Easter Photos With a Difference

By Geoff Harris

5 Top Tips What to Shoot This Easter

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It's Easter, a joyous time of new hope, Easter eggs and better weather for photography (though not necessarily if you live in the UK). If you're not careful though, your photos from this Easter can look a lot like the ones from last Easter and the one before, so here are some tips to make your seasonal shots stand out more this year...

1) Easter egg hunts

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This is a great way to get candid shots of kids, as they are usually so engrossed in the egg hunt that they forget you have a camera.

That said, you don't want to make them feel self conscious. So try following them with a 50mm or 85mm portrait lens, playing particular attention to their excitement as they discover an egg. Using a longer lens, such as a 70-200mm, will enable you to get out of the way and still capture the action.

You can also get some great shots of them eating the eggs too! If you are feeling particularly creative, you can use creative motion blur to convey kids and pets rushing around.

For the best results use a long exposure, with your camera mounted on a tripod to ensure that at least the background in the scene is sharp. You may be able to get away with shooting handheld at slower shutter speeds if your camera has image stabilisation, or your lens has vibration reduction.

2) Capture colours and patterns

Even if the weather is grey, Easter eggs are very colourful, so now is the time to dust off your colour photography skills. Often colours 'glow' more when it's overcast, so don't feel you have to wait for very bright, sunny days to take photographs. There are some simple things you can do to make the colours pop.

Try boosting exposure compensation by a stop to enrich the colours, or use flash – you will probably need to 'bounce it' indoors by angling your flashgun towards a white or pale coloured wall or ceiling. Or you can kick up the colours in software.

The Hue, Saturation and Luminance sliders in Lightroom are particularly useful, but adjust colours incrementally and try to avoid them looking too garish and over-saturated. Finally, pay attention to the colour temperature of your Easter images – you want to make the white balance quite warm and cheerful, and this is much easier if you shoot in raw.

3) Easter activities

Easter Lambing at an open farm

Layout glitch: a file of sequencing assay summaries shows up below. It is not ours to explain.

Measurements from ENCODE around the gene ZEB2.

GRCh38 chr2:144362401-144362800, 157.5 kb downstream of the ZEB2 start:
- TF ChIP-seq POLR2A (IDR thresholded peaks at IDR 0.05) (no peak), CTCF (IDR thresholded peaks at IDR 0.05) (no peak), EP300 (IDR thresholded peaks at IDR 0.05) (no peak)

Easter is not just about Easter eggs and there are often some photogenic activities and events that can also yield memorable shots. Where I live, for instance, there is a medieval fair every Easter weekend, and the jousting knights and costumed characters obviously make for great shots.

Antique fairs,  and vintage car or bike rallies are another popular Easter activity. Then there is the religious angle, which is easy to forget in our increasingly secular age. While the local priest may feel a bit unsure about you photographing a service, you should be able to get some attractive shots of the altar decorated for Easter, or maybe there is a local church parade.

Take a fast, wide aperture lens so you can get good shots inside a darkened church without resorting to flash. Longer lenses also come in handy for picking out details during an Easter fair or Easter parade, or take along some macro lenses so you can get some great shots of decals or fascia at a vintage car event.

People start to head to the seaside at Easter too, a great hunting group for social documentary photography – just ask Martin Parr!

4) Easter flowers and wildlife

The daffodils are out in full force in the UK, and more and more spring flowers are bursting through too. Get down and dirty to shoot flowers from interesting angles, but always try to photograph good specimens rather than rather sad-looking examples which have been battered by early spring winds and rain.

For more serious plant and flower photography, it's worth investing in a Wimberley Plamp to keep the stems still in a breeze, or a hand-held reflector to bounce light back onto the flower and help reduce shadows on very sunny days. Again, a macro 1:1 lens will come in very handy for this kind of photography.

5) Easter food

Last but not least, don't forget to get some evocative shots of Easter spreads. There is much more to Easter food than Easter eggs. Many people like to decorate their tables for Easter, and the same goes for pubs and restaurants. A shot of a family group around a lavishly decorated Easter dinner table can be much more evocative than just lining everybody up on the back lawn.

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Geoff Harris

I am a journalist and photographer and currently work as the Deputy Editor of Amateur Photographer (AP) the oldest weekly photographic magazine in the world. Before that I served as the editor of Digital Camera, Britain's best-selling photography magazine, for five years. During my time as editor it became the UK's top selling photo monthly and won Print Publication of the Year at the 2013 British Media Awards. As well as being lucky enough to get paid to write about photography, I've been fortunate to interview some of the greatest photographers in the world, including Elliott Erwitt, Don McCullin, Martin Parr, Terry O'Neill and Steve McCurry. This has been a wonderful learning experience and very influential on my photography. Beyond writing, I am a professional portrait, travel and documentary photographer, and reached the finals of the 2016 Pink Lady Food Photographer of the Year competition. I am a Licentiate of the Royal Photographic Society and hope to take my Associateship whenever I can find the time. In addition I write about well being/personal development and antiques collecting for a range of other titles, including BlueWings, the in-flight magazine of Finn Air.

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